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Title: Cooperative Internet access using heterogeneous wireless networks
Keywords: delay-tolerant network architecture (DTN), game theory, heterogeneous wireless networks, incentive mechanism design, resource management, scheduling
Issue Date: 19-Aug-2009
Citation: CHEN BINBIN (2009-08-19). Cooperative Internet access using heterogeneous wireless networks. ScholarBank@NUS Repository.
Abstract: The forthcoming generation of mobile communication systems is widely perceived as a convergence platform, which encompasses both multiple heterogeneous wireless access technologies and diverse cooperative networking paradigms. Great efforts have been devoted to build a flexible architecture capable of managing them as a whole. Meanwhile, wireless user devices become more intelligent. They not only participate in the radio resource allocation process by feeding back their channel states, but also can choose to contribute to the resource provision process by forwarding data for each other. Opportunities bring new challenges. As mobile devices become smarter, a rational user can adapt its behavior in order to benefit more from the network, even if doing so may affect other users and the system¿s overall performance. Thus, the design of resource management schemes for this new era of mobile communication should explore the cooperation possibility among heterogeneous wireless networks and their users, while taking the selfish nature of users and their strategic interactions into consideration. This thesis studies the problem of how to deliver Internet access service cooperatively to (selfish) users using heterogeneous wireless networks, in an efficient, fair, and incentive-compatible manner. Firstly, this thesis addresses the coordinated radio resource allocation problem for users which are simultaneously covered by multiple overlapping heterogeneous wireless networks. We propose the coordinated proportional fairness (CPF) criterion, based on which a globally fair and efficient allocation decision can be easily computed. As CPF decision depends on the input from users, a selfish user may manipulate its channel state report if doing so can increase its gain from the network. We prove that CPF allocation is incentive compatible, i.e., a user¿s dominant strategy is to honestly report its channel state. In practice, the single-association setting, where amobile station is only associated with one base station, is often desirable. We show that the solution using the same fairness criterion in single-association setting is both computationally expensive and prone to user-manipulation. Alternatively, we propose the Selfish Load Balancing (SLB) allocation scheme, which always converges to a Nash equilibrium, and often achieves performance near to CPF allocation. Next, the thesis studies the cooperative resource provision problem for highly mobile users in areas where high-bandwidth connection is only available intermittently. We show that user-contributed mobile forwarding can greatly enhance users¿ Internet access experience. We design MobTorrent, a cooperative, on-demand framework, which uses the ubiquitous low-bandwidth cellular network as a control channel while forwarding data through high-bandwidth contacts using a Delay Tolerant Networking (DTN) approach. MobTorrent makes use of the semi-deterministic knowledge about future contacts, so that the user-contributed mobile forwarding process can be efficiently orchestrated. To foster cooperation among selfish participants in a DTN environment (e.g., as required by MobTorrent), we propose MobiCent, a credit-based incentive system designed using the algorithmic mechanism design approach. We prove that the proposed scheme is incentive compatible, in the sense that rational nodes will not strategically waste any transfer opportunity or cheat by creating non-existing contacts. MobiCent also provides different pricing mechanisms to cater to client that wants to minimize either payment or data delivery delay.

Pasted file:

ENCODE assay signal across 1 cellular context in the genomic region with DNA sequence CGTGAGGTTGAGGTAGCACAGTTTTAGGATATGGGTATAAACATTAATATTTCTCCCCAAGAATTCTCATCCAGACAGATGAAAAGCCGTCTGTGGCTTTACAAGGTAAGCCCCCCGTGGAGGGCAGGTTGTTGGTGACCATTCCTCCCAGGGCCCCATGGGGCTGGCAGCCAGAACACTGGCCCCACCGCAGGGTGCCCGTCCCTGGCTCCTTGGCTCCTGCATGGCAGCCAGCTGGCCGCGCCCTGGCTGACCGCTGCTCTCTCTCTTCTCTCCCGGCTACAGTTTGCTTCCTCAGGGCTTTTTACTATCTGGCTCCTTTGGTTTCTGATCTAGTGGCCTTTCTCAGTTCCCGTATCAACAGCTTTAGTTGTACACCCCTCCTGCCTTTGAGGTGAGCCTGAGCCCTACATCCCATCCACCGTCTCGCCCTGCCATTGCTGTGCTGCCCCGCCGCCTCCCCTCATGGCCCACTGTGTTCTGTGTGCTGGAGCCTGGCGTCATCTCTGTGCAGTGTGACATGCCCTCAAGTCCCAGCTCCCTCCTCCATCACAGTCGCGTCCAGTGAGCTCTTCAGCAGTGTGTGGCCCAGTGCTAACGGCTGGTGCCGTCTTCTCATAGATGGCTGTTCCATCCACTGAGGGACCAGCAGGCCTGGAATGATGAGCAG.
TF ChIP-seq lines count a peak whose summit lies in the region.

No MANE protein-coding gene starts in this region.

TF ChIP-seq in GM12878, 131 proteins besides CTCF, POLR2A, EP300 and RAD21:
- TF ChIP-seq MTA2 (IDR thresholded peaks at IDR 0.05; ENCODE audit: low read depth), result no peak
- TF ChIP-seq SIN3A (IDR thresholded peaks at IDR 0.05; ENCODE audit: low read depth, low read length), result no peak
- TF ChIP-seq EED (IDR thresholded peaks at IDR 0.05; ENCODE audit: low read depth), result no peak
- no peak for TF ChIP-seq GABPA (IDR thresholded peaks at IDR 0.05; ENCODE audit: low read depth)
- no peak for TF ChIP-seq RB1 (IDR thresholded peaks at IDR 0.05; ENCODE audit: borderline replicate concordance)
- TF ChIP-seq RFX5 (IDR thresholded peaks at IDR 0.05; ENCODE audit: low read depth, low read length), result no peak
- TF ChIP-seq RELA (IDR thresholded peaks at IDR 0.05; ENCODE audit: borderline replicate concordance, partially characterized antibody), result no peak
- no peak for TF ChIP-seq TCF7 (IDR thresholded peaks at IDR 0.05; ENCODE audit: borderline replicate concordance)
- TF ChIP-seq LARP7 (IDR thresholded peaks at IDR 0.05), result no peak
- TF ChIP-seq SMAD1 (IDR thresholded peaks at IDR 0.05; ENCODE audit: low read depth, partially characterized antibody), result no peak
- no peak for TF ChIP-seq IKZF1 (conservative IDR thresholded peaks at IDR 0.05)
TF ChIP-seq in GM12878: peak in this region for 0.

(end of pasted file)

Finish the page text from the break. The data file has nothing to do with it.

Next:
Appears in Collections:Ph.D Theses (Open)

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